Ayia Napa Travel Guide
Overview Once a small fishing village in the southeastern corner of
Cyprus, Ayia Napa is now a hotspot for holidaymakers looking for a
lively vacation - over 250,000 clubbers swarm into
this party capital each summer and the phenomenal atmosphere in its
scores of bars and nightclubs is nothing short of explosive.
Located in the centre of the market garden area of the island,
Ayia Napa also boasts a string of superb golden sandy beaches and
vestiges of its cultural heritage - there is a Venetian decorated
monastery fronted by a 600-year-old Sycamore tree, and a quaint
harbour filled with colourful fishing vessels. Just a few miles
from Ayia Napa, the resort of Protaras is more restrained and is
much more suited to family holidays. Both resorts have excellent
beaches, the most famous being Fig Tree Bay.
Other popular beaches include Nissi Beach and Nissi Bay, two
miles (3km) west of Ayia Napa; Cape Greco to the east, where the
challenge is to leap from the rocks into the sea; and Konnos Bay,
just past Cape Greco, where there is a beach café and
speedboats for hire.
Ayia Napa © Paul167
Shopping Shopping in Ayia Napa is pure pleasure for locals and
holidaymakers alike, with real bargains to be had particularly on
designer goods. Top name watches, sunglasses, clothing, cameras and
jewellery are available at prices up to 30 percent cheaper than in
the United Kingdom. Shops and boutiques are generally small and
friendly, opening until 11pm every night except Sundays. The local
handcrafts make for good souvenir shopping, including beautiful
embroidered Lefkara lace, original ceramic pottery, artistic silver
jewellery, baskets, woven and silk goods and high quality
leatherwear. Major credit cards are accepted everywhere.
Restaurants Variety is the spice of dining out in Ayia Napa, where countless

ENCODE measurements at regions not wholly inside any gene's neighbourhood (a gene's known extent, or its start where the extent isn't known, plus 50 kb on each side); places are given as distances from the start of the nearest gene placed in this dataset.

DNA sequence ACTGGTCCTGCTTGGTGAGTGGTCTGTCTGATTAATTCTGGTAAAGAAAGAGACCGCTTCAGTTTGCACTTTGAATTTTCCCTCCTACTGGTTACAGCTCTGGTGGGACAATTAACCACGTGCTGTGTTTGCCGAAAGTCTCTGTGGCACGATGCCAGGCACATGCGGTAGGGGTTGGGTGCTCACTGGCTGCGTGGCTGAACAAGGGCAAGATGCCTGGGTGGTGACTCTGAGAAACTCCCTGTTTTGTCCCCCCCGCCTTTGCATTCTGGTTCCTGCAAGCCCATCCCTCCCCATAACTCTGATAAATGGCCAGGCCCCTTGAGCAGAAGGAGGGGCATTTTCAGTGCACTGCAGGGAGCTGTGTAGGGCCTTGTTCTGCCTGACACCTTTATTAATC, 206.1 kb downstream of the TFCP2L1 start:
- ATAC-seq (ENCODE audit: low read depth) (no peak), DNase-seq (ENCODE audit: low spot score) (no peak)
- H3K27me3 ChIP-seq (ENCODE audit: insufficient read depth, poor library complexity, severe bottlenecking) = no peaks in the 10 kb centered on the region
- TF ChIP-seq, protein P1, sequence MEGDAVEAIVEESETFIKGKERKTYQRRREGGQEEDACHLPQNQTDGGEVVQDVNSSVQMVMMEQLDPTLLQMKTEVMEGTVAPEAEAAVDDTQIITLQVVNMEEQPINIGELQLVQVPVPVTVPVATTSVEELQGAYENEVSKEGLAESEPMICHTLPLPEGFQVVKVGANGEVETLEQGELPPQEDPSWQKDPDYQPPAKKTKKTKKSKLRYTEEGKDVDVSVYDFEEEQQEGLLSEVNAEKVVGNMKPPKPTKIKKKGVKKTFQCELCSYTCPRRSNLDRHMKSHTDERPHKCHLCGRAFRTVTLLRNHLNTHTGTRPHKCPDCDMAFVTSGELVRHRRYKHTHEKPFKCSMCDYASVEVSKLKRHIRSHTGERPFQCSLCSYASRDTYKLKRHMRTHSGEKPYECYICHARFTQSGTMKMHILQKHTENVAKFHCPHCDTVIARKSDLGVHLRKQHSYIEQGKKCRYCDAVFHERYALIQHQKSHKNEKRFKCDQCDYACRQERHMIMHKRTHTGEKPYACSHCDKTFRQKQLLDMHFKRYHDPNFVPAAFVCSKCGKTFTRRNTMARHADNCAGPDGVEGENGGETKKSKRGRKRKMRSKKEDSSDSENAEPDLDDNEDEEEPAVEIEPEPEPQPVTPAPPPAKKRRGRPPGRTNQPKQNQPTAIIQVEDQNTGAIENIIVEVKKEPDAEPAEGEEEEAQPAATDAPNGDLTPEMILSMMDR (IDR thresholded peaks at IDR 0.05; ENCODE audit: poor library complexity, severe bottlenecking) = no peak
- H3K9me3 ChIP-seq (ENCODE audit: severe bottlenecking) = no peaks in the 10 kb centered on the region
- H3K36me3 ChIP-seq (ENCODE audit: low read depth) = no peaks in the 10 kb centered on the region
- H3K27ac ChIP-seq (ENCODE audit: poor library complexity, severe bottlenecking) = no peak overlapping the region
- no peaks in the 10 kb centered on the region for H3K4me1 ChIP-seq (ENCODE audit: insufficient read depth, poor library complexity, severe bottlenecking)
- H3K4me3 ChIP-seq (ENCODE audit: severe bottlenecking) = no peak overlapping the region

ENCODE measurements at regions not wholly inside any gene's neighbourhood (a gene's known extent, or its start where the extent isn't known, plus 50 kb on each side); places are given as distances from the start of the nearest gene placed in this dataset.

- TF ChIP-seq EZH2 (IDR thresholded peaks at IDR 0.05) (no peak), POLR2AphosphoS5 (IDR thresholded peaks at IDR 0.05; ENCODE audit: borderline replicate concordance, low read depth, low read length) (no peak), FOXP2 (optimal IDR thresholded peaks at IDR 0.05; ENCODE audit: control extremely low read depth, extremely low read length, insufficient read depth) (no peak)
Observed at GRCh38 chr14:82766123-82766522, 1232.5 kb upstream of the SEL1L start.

restaurants specialise in a host of cuisines from around the world,
everything from the romantic and traditional, to fast food and
pub-grub being on offer, holidaymakers won't be disappointed.
Whether it is a Big Mac, fish 'n chips, a Chinese or formal French
you fancy, you won't have to go far to find it. Visitors are well
advised to try the Cypriot fare, however, particularly in the
delightful, traditional tavernas clustered around the harbour.
Highly recommended is the typical Cypriot 'meze', made up of
between 15 and 30 island dishes. Other local specialities include
taramosalata, tsatsiki, moussaka, stifado (beef or veal stew),
aphelia (pork and red wine), and loukoumades (doughnuts dipped in
Nightlife Holidaymakers in the resort soon learn that it is essential to
plan an afternoon siesta, if they are to make the most of the
sensational nightlife for which Ayia Napa has become
world-renowned. The Cypriot's appreciation for the good life and
good times comes to the fore after the sun sets, with bars, discos,
nightclubs and bouzouki clubs open well into the early hours of the
morning. Most hotels have their own nightly entertainment with a
resident band, and Greek nights with folk dancing are offered. The
resort's clubbing scene is legendary with big name deejays
appearing frequently at some of the popular clubs.
Activities The extensive, silvery sandy beaches along the coast of Ayia
Napa are washed with warm waters that provide a myriad of
opportunities for watersports, including water-skiing, windsurfing,
sailing, canoeing, pedal boats, motor boats, parasailing, scuba
diving and snorkelling. The Cyprus Tourism Organisation supervises
the beaches, many of which have Blue Flag status. Holidaymakers can
take excursions from Ayia Napa to places like Ayia Thekla, four
miles (6km) to the west, with a small offshore island, Makronisos
Beach, a cluster of three sheltered bays, or to the historical city
of Larnaca, 25 miles (40km) along the coast. Jeep safaris around
the island itself are popular, with attractions like the Caledonian
Falls and the Byzantine Monastery of Kykkos waiting to be explored.
The island's position in the Mediterranean also lends itself to
making excursions to other countries, even Jerusalem or Cairo, for
a night or two of sightseeing.
Negatives Generally Ayia Napa is clean, well ordered and favoured by all
types of holidaymakers. Those who do not enjoy noise and bright
lights, however, are advised to stay clear of the central monastery
square area, which is where most of the popular nightclubs are
situated. The main clubbing season is between June and September,
and during this period the resort is packed with young people from
all over Europe. Older holiday makers may prefer to enjoy the
resort during the 'shoulder' months (April, May, October and
November), when the weather is still good, the sea relatively warm,
but the tempo quieter. The island can be windy, but the geographic
locations of the surrounding beaches means that it is possible to
find a sheltered beach even on windy days. Nissi Beach tends to be
overcrowded, but there are other beaches within easy reach where it
is possible to enjoy peace and quiet.